The Penn State Report and 8 Must Dos for University Boards

The Penn State board of trustees did not escape blame in Louis Freeh’s 162 page report released this week. See the PDF summary here and pages 97-103 of the full report here on findings for the Board of Trustees.

The board had inadequate reporting procedures and committee structure, a poor tone at the top, was criticized for being a “rubber stamp,” and did not independently inquire and investigate.

What can university boards learn from this failure? A few things.

  1. Reduce your board size to 15, maximum. Penn State’s board was 32 members. Even the largest company boards have 12 directors on average. Larger boards tend to provide worst oversight when company size is held constant, the research shows. If you have a board this large, debate and decisions cannot occur – the board becomes ‘rubber stamp’ like Penn State’s was.
  2. Disestablish the executive committee. Executive committees dominated by university executives and a few directors creates a board within a board, which obviates the very need for the board and creates two classes of directors. It is a red flag for management control over the board. Executive committees have been disbanded in the corporate sector for this very reason.
  3. Have a rigorous code of conduct and compliance oversight, with reporting directly to a board committee. Have every university employee and key supplier sign the code and receive training on it. Have an independent and anonymous whistle blowing procedure. All good companies have these now and universities need to follow suit. Press on despite faculty associations’ allegations of breach of academic freedom.
  4. Have authority within board and committee charters to compel independent assurance and investigations, when the board or committee deems it appropriate. All good companies have this and universities do not. Penn State should have as the report states.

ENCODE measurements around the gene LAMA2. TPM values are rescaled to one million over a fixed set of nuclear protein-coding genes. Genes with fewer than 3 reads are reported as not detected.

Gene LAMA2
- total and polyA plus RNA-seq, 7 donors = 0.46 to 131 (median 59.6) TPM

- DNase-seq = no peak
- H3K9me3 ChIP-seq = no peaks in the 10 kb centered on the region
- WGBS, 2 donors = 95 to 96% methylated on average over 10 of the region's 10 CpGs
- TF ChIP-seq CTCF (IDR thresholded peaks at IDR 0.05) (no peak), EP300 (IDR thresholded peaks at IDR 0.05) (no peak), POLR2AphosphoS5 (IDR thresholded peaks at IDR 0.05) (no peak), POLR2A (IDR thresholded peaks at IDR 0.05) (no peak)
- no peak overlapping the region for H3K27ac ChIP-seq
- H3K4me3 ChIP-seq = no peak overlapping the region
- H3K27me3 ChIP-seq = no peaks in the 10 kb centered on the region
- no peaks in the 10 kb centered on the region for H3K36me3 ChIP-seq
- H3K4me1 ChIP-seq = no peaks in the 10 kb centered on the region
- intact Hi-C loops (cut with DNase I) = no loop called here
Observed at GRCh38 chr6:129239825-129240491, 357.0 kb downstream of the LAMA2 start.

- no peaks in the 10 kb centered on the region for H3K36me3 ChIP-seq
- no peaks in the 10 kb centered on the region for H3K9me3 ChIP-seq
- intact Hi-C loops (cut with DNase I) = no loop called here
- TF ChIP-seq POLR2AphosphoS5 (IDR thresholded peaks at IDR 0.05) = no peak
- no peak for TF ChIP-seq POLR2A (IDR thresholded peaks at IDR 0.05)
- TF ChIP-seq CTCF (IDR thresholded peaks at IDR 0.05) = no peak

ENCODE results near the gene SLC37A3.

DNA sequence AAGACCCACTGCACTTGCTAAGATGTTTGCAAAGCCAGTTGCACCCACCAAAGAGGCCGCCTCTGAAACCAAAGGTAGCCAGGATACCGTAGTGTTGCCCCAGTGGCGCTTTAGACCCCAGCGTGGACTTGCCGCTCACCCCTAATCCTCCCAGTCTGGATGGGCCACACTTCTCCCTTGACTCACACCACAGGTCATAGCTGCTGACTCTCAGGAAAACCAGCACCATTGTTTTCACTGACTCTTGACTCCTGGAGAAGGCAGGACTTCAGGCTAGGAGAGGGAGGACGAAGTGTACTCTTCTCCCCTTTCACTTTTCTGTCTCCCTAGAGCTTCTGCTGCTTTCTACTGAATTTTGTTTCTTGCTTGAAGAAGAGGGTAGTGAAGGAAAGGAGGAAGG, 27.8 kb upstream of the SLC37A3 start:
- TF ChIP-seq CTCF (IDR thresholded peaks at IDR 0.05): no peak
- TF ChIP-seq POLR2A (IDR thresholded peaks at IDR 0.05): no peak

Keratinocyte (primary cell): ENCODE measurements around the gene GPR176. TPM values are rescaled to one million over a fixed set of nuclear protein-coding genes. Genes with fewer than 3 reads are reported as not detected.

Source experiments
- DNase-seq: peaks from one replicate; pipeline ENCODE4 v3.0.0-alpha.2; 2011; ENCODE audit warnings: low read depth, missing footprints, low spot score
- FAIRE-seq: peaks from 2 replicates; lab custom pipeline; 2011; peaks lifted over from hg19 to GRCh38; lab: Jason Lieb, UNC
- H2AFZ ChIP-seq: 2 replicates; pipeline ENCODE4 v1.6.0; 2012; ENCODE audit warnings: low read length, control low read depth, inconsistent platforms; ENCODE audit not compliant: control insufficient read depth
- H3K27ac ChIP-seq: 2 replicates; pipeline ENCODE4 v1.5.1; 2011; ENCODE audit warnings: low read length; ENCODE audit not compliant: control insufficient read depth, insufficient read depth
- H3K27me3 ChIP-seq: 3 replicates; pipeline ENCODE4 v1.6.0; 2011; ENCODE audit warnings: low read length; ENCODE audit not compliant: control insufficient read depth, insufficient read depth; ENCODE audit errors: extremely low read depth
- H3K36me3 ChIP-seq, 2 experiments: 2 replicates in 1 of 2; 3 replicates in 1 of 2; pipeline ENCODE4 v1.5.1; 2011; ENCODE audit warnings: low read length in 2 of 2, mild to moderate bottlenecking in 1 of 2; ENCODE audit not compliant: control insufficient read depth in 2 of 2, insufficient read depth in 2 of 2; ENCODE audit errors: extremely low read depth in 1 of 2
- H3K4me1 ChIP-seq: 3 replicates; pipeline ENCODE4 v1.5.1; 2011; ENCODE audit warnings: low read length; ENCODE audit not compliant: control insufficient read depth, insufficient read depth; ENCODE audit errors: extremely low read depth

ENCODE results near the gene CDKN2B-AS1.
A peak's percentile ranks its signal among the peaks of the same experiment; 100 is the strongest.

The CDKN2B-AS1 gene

5. Test tone in the middle and watch for pockets of undue influence. Tenure of 20-30 years in any position (coach, dean, director etc.) should be a red flag for improper succession planning. Insist on vacations, sabbaticals, term limits and regular leadership rotation and development for all positions.
  6. Select trustees on the basis of competencies and skills, not donations or favoritism. Restrict busy directors (3 or more directorships) as companies with busy boards tend to have worse long term performance and oversight, the research shows.
  7. Ask yourself whether all material risks (including compliance and reputation) of the university are reported and assured by the board and committee structure. Meet in executive session without management to discuss. Retain independent advisors to assist you if necessary. Insist that management implement full enterprise risk management.
  8. Lastly, insist on executive sessions where management leaves the room at every board and committee meeting. Pay particular attention to internal audit. This person should have adequate staff, resources, mandate and report directly to the board and audit committee, not management.

There are many shoes left to drop in the Penn State tragedy, including ensuing civil litigation. The vast majority of universities in my experience have not adopted the above recommendations for best practice. Many or most corporations, however, have. Universities and all educational institutions should not be immune from proper governance practices.

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